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12:53 PM
So far it does seem to be a bit easier to extend than Unreal Blueprints. I'd never used it before but was able to figure out how to add a new data structure and operations on it within an hour for answering that question. For Unreal I ended up abusing an array as a queue because making a proper queue was too complex. 😅
 
 
3 hours later…
3:41 PM
I have a small question about noises... is it possible to "stretch" the noise ? To increase the distance between high value noise patches ?

Im currently generating an forest, im totally happy with the forest patch size and the distance between them. However, in another map, i want those forest patches have more distance between each other... they should keep its size and form, but just have more distance to each other.

How can i do this ? Is there any setting that does this for a noise pattern ?
 
It sounds like you want to decrease the sampling frequency of your first few octaves.
So if you have a bit of code like accumulatedNoise += amplitude * GetNoise(x * frequency, y * frequency), use a lower frequency number for the first few iterations.
The higher the frequency, the smaller the feature size. When you're summing up a fractal noise (FBM) or turbulence, the first few octaves have the lowest frequency and determine the scale and spacing of the biggest, broadest features - where the mountains are, effectively. The later octaves with higher frequency control the size and spacing of the hills and bumps.
 
Thanks ! Im using an library for the noise generation... does this mean i need to come along my own noise generator ? Or is this math transformed on top of it ? Wouldnt it make sense to only use like 1 or 2 octaves if the first few have the lowest frequency ? ^^
 
4:03 PM
Using just 1 or 2 octaves will generally make your noise look very smooth and blobby / blurry, because it's missing the high-frequency detail. That might be appropriate for some applications, less so for others.
@genaray This depends on what your library offers. A reader who does not know what library you are using will not be able to answer this question, obviously.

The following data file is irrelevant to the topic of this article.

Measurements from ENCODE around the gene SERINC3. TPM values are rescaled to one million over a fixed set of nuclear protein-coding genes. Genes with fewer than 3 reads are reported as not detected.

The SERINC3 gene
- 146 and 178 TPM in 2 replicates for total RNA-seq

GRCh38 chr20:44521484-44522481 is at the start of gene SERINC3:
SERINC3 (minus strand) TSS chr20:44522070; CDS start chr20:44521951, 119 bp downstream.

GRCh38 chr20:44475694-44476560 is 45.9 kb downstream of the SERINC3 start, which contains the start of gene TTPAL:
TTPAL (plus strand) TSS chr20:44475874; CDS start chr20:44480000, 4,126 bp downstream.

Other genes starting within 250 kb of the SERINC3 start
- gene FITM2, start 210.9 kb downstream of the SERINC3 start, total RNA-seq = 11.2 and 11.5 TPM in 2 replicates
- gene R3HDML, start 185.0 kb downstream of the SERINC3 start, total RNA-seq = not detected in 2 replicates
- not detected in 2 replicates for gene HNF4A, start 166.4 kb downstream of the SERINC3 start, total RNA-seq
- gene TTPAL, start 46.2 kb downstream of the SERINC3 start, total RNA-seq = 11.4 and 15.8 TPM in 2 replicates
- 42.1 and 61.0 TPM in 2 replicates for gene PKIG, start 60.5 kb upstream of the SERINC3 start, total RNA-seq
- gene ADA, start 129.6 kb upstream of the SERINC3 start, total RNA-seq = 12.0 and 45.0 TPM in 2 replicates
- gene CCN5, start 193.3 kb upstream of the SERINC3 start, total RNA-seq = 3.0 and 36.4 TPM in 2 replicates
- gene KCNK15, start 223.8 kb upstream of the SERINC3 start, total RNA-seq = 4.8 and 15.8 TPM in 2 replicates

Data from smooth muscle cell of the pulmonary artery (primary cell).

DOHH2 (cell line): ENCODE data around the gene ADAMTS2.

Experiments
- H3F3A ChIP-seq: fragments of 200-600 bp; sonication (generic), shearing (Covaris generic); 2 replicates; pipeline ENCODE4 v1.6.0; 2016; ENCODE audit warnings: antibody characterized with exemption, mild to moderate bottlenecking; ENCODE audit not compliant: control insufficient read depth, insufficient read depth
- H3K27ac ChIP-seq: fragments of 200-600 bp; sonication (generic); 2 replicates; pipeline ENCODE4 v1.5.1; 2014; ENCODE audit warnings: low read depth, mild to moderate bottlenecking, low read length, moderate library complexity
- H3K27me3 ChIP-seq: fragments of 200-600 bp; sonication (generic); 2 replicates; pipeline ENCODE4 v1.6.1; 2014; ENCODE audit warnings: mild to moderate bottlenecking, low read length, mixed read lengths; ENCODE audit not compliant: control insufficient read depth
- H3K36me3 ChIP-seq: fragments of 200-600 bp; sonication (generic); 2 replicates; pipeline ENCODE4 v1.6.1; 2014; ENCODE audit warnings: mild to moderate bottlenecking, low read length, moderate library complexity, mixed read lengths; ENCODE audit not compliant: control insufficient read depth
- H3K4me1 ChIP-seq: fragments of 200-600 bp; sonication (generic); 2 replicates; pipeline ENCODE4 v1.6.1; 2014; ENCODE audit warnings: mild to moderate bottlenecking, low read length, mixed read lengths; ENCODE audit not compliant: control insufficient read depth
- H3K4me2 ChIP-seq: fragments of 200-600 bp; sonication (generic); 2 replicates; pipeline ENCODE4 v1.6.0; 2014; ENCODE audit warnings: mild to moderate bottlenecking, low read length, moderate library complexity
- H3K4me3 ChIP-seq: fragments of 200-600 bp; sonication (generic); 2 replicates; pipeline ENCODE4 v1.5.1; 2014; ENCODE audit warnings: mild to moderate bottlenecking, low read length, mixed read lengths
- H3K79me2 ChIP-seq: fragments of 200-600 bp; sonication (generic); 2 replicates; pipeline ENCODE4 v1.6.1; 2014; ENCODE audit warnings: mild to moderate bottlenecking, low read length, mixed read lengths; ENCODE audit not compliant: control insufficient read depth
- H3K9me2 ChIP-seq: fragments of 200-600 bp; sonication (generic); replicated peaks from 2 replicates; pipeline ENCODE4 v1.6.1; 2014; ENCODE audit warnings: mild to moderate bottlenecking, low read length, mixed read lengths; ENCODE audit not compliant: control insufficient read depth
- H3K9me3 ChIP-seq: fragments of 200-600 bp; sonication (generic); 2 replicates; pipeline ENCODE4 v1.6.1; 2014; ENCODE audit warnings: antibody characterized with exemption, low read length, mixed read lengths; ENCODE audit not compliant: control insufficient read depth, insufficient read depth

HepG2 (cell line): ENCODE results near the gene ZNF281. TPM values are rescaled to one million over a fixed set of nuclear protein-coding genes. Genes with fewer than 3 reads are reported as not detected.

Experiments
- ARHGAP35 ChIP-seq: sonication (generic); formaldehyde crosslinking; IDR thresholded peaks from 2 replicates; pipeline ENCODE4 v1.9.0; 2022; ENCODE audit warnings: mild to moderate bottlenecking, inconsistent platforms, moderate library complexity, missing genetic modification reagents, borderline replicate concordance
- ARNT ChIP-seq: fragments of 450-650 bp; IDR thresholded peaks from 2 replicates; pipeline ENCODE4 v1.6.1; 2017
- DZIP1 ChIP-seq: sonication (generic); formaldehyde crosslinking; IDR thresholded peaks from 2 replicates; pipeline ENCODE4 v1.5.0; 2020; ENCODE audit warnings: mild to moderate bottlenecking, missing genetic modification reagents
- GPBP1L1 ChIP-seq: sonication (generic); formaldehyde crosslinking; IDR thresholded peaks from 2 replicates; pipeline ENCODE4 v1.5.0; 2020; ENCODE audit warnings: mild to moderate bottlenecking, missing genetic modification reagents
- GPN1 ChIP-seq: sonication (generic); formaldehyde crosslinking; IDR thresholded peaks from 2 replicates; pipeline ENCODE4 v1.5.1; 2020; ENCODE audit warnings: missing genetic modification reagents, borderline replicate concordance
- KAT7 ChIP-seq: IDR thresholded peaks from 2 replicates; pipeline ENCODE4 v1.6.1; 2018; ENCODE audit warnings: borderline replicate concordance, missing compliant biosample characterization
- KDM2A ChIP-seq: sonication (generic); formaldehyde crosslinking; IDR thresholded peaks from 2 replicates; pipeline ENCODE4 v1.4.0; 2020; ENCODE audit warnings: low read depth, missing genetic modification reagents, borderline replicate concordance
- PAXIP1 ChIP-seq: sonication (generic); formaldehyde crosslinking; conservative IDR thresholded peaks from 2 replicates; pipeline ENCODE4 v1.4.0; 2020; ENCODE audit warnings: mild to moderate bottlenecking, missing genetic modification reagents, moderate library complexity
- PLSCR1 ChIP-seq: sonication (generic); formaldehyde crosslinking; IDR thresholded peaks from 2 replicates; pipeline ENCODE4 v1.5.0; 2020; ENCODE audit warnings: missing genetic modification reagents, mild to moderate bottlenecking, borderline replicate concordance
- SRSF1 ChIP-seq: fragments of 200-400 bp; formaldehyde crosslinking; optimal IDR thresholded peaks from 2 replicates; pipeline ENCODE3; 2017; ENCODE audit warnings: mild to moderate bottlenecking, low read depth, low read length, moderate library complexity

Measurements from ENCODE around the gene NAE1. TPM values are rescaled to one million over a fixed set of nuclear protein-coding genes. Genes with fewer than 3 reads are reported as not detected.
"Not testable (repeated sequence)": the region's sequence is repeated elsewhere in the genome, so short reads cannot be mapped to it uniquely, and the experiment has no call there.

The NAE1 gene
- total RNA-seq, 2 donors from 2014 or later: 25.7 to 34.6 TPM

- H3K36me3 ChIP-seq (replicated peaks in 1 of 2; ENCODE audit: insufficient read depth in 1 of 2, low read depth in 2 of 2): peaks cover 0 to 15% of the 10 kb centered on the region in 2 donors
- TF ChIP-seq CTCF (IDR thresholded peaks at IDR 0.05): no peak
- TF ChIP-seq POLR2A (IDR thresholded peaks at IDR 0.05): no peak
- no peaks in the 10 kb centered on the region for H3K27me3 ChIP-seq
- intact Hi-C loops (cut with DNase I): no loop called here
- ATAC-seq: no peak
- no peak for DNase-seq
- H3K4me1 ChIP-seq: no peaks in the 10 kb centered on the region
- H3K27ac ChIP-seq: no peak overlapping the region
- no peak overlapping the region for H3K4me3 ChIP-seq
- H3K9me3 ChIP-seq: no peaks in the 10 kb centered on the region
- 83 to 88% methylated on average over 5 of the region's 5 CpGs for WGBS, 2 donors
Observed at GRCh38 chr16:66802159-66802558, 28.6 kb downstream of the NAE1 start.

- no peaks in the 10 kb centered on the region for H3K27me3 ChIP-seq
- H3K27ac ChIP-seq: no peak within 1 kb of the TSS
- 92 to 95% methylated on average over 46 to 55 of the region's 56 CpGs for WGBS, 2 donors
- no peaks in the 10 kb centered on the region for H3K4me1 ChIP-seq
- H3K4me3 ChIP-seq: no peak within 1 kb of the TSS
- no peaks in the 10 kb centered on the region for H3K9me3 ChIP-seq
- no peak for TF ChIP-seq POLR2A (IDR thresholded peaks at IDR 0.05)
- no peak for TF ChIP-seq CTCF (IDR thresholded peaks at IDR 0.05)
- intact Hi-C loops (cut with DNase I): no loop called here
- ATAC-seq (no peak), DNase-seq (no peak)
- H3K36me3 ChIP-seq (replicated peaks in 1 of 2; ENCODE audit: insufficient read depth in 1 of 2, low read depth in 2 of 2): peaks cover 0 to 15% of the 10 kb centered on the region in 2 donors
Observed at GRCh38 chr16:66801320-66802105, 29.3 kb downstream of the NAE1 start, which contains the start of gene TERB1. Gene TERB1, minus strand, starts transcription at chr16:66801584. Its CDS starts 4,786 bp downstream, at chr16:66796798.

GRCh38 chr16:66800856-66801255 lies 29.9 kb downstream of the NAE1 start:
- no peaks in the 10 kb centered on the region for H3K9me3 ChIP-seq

Okay thanks, i guess i will start with a lower frequency and combine that with a only 2 octaves... i assume due to the smaller frequency the patches will appear less often. But therefore they are much bigger... so i think i should also increase the noise-threshhold for the trees spawning there... is this correct ? ^^
 
Again, you are asking me questions about how working with your library will behave without telling me what library you are using.
If you want a specific answer, ask a specific question. Show code.
 
Is this really library dependent ? I thought frequency and octaves behave the same way, or is this wrong ?
 
I'm making assumptions about what your library is even FOR. It might be using a completely different noise algorithm than the basic Perlin FBM I'd guess at. I've told you what I can based on that guess, and I'm not really interested in speculating further.
 
4:25 PM
As I understand it, octave is just a way to refer to a particular parameterization of Frequency, Wavelength & Amplitude. Most applications double the frequency & half the amplitude as the octaves get layered together, but that's not etched in stone.
 
@DMGregory The assumption was correct. I should have stated that...
@Pikalek Oh alright, thanks ^^
 
It depends highly on the context. In the generator I'm working on, frequency is only loosely set. You specify a minimum & the output for a layer (octave) won't be higher than that, but it will be lower in some places because of how the noise is generated behind the scenes.
Similarly, it could combine 2 layers with the same frequency & amplitude and the composite would effectively have about twice the frequency as most of the waves will crest between each other. That doesn't mean that's how all APIs behave, it's just a consequence of my implementation.
@DMGregory regarding the interior points thing - I agree that relative v interior wasn't well defined. Went ahead & posted anyway. Surprised that we don't have a canonical for that. Ditto for the recent questions about curve finding.
 
Yeah... should probably make one. They just tend to be so caught-up in the particulars of "how do I fit THIS data?"
Nov 25, 2021 at 17:29, by DMGregory
Thinking of canonical dupes, I wonder if it would be useful to make a canonical Q&A to link up all the "I need to make a formula that gives me these values" type questions - giving strategies for how to find formulae in general, teaching to fish rather than giving a fish.
 
4:40 PM
That's a good point - some of them could have overlapping answers, but not all answers are going to work for all situations..
For instance, not all will hit given data pairs exactly. Which isn't always needed, but sometimes it is.
Either I had forgotten or missed that chat. I'm going to go with missed & mixed in something about great minds thinking alike :)
If canonical isn't the best approach, is there a tag that fits (or could be crafted to)? If so, when we get something new, we could first suggest that they narrow their search to prior art to see if something already posted covers their situation.
 
Canonical might well be the best approach. I can imagine at least a decent canonical version, even if it's not perfect. I just haven't had the time to make a good one. ;)
 
Would it be an edit on an older question or would you add it as a new question?
 
4:56 PM
I think probably a new question, to separate it from the particulars of a specific data set to model.
 
Makes sense. Not going to commit to volunteering, but I'll mull it over. Might be a good way to finally break my no questions streak. :O
 

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